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Conditions for Equilibrium Experiment

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Laboratory Report

Tricia Desierto, Luis Diaz, Karhen Estella, Gabrielle Beatrix Francisco

Department of Biological Science

College of Science, University of Santo TomasEspaña, Manila, Philippines

Abstract

The object is said to be in a state of equilibrium, when the forces acting upon an object are balanced. There were four activities done in the experiment. In the first activity the equilibrant force was determined. The second activity, unknown forces was determined. For the third activity,center of gravity was located. The last activity, rotational equilibrium was demonstrated.

I. Introduction

Equilibrium is moving with constant velocity. It is a condition that the rotational motion of the body may also remain constant. A body is in equilibrium or at rest only when there is no movement or rotation done. When the resultant force acting on the object is zero the object is in equilibrium. The objectives of the experiment are: to determine the equilibrant force by using the component and table method;to determine the unknown forces using the first and second conditions for equilibrium; to locate the center of gravity of a composite body;and to demonstrate the rotational equilibrium.

II. Theory

A situation wherein the net force acting on a certain object is zero[1] and an object that has no motion or undergoes no rotational and traditional accelerationis said to be in a state of equilibrium wherein net torque and net force on the object is zero in all directions. For an object to be in equilibrium, two conditions should be met.

The first condition tells us that the net force acting on the object needs to be zero which only means that for a certain axis of motion, the forces acting along that particular axis should sum up to zero.[2]The second condition needed to attain equilibrium, on the other hand, involves avoiding or neglecting accelerated rotation and it should maintain a constant angular velocity. A rotating body can attain equilibrium if the rate of its rotation remains unchanged by the forces acting on that certain object.[3]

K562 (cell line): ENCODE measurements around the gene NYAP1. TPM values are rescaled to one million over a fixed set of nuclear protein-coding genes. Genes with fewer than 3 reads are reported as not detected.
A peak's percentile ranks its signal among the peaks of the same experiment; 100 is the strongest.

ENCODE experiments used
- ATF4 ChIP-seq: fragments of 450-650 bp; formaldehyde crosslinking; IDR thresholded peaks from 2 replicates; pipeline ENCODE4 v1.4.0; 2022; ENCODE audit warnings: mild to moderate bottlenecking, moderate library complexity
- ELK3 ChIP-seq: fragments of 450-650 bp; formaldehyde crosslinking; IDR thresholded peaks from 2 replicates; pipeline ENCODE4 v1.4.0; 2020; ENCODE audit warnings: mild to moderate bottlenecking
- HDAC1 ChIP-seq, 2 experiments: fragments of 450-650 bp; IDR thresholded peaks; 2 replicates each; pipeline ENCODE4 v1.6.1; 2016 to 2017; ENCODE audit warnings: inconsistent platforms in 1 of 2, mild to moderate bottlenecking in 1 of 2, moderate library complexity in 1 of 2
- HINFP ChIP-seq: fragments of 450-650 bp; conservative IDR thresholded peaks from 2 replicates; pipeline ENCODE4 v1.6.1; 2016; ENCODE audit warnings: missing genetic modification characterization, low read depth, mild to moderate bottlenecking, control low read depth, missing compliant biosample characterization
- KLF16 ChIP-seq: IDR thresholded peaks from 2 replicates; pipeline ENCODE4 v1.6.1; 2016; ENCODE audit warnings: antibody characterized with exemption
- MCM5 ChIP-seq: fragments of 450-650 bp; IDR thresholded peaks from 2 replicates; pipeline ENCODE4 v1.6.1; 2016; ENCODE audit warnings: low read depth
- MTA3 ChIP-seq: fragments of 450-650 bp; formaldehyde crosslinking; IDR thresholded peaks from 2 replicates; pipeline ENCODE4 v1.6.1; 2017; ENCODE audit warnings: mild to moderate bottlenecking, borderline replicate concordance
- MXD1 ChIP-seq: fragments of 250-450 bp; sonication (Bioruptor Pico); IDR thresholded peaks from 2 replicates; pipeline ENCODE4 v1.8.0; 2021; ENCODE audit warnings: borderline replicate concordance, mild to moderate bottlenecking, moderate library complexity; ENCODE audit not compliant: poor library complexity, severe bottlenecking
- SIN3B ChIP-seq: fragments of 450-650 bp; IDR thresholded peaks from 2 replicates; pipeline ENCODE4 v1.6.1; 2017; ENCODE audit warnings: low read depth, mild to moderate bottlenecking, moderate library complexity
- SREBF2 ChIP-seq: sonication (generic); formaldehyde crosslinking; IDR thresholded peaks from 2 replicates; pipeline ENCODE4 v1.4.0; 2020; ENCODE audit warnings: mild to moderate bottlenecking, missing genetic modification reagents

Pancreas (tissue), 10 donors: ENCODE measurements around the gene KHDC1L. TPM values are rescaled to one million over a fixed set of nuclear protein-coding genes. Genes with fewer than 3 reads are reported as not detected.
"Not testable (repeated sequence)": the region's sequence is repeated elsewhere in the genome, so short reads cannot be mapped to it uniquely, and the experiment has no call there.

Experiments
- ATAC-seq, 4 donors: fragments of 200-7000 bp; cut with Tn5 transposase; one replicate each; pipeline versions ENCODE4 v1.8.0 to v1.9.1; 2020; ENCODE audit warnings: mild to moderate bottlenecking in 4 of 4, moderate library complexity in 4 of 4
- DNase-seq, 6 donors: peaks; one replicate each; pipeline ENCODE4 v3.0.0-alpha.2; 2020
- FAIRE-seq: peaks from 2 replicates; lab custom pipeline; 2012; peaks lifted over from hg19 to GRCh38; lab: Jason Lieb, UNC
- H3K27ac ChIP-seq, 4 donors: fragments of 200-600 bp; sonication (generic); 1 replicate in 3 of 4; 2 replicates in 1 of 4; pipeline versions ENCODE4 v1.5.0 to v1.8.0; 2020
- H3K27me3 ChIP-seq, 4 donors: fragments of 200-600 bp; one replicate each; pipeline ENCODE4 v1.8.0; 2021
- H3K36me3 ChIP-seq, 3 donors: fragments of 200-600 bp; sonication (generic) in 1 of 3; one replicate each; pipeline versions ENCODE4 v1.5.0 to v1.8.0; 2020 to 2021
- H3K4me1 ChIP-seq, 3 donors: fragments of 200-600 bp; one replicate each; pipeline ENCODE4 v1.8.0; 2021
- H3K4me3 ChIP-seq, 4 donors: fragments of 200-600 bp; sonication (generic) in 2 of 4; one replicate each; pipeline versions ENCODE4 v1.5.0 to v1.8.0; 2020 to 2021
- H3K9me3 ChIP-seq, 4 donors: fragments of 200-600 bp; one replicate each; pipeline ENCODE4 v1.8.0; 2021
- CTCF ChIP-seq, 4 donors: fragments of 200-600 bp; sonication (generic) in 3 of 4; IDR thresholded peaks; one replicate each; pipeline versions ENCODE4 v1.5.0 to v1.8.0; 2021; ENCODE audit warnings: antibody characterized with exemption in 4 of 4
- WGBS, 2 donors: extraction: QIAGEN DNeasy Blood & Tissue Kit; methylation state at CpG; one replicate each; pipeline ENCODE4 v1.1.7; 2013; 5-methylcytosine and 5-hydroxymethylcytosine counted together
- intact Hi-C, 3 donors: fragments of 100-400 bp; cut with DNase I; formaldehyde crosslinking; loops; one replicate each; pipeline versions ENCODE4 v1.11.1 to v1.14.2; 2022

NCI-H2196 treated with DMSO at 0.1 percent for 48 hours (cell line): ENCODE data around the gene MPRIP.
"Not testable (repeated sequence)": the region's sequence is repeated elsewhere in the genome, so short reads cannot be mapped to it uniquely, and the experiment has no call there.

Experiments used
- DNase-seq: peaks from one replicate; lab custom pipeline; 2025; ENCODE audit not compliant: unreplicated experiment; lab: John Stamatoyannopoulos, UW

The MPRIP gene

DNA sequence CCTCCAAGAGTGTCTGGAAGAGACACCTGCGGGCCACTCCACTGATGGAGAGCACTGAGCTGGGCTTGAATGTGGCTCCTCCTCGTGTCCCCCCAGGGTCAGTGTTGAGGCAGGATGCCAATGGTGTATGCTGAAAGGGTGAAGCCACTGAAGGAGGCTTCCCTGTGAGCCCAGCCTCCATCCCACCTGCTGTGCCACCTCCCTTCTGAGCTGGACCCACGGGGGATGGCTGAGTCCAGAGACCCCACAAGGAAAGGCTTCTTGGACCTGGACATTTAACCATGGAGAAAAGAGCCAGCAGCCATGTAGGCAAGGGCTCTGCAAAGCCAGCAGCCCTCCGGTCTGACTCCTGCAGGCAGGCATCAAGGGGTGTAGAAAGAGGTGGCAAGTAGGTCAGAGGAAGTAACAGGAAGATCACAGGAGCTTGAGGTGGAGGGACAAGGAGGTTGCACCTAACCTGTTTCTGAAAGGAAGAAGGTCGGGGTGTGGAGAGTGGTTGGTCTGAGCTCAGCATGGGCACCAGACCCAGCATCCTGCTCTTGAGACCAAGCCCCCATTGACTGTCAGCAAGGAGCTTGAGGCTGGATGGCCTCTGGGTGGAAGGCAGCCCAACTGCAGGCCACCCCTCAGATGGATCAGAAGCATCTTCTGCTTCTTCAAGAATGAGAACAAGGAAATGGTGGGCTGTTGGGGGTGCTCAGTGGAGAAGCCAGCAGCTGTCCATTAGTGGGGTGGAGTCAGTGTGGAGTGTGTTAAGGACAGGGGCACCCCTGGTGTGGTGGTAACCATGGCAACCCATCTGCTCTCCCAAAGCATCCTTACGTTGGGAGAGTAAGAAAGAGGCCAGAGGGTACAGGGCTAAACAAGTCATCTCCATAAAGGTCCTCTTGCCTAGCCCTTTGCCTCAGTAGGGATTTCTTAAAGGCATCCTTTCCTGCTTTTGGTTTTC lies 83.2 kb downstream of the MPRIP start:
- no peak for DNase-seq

The center of gravity is a geometric property of any object. It is the average location of the weight of an object. The motion of any object can be described through space in terms of the translation of the center of gravity of the object from one place to another and the rotation of the object about its center of gravity when it is free to rotate.[4]

Figure 1. Determination of the Center of Gravity using plumb line technique

X= Center of Gravity m=Mass x= distance from a fixed point

Equation 1.Center of Gravity Formula

When an object is said to be in equilibrium, it is not moving or rotating. The pivotal axis can be any point outside or inside the object. The object's linear and angular accelerations are both zero and the sum of the torquesacting on a system should be equal to zero.The sum of the counter-clockwise torques should be equal to the sum of the clockwise torques.[5]

III. Methodology

http://www.snow.edu/larrys/LabPicts/ForceTable.jpg

Activity 1: Equilibrant Force

Three pans labelled as A, B and C was weighed. Pans A and B were hanged respectively at the 300 and 2000 marks on the force table. 100g was placed on pan A and 150g on pan B. The tension acting on the string, the weight of the pan plus the weight added to the pan was recorded as TA andTB respectively. The two tensions in the strings were balanced by placing weight on pan C or adjusting its position. The tensions are balanced if the pin is exactly at the center of the ring. The magnitude of the equilibrant, the weight of pan C plus the weight added to it, and its position was recorded. The theoretical equilibrant of the two tensions was determined by component method and the % error was computed.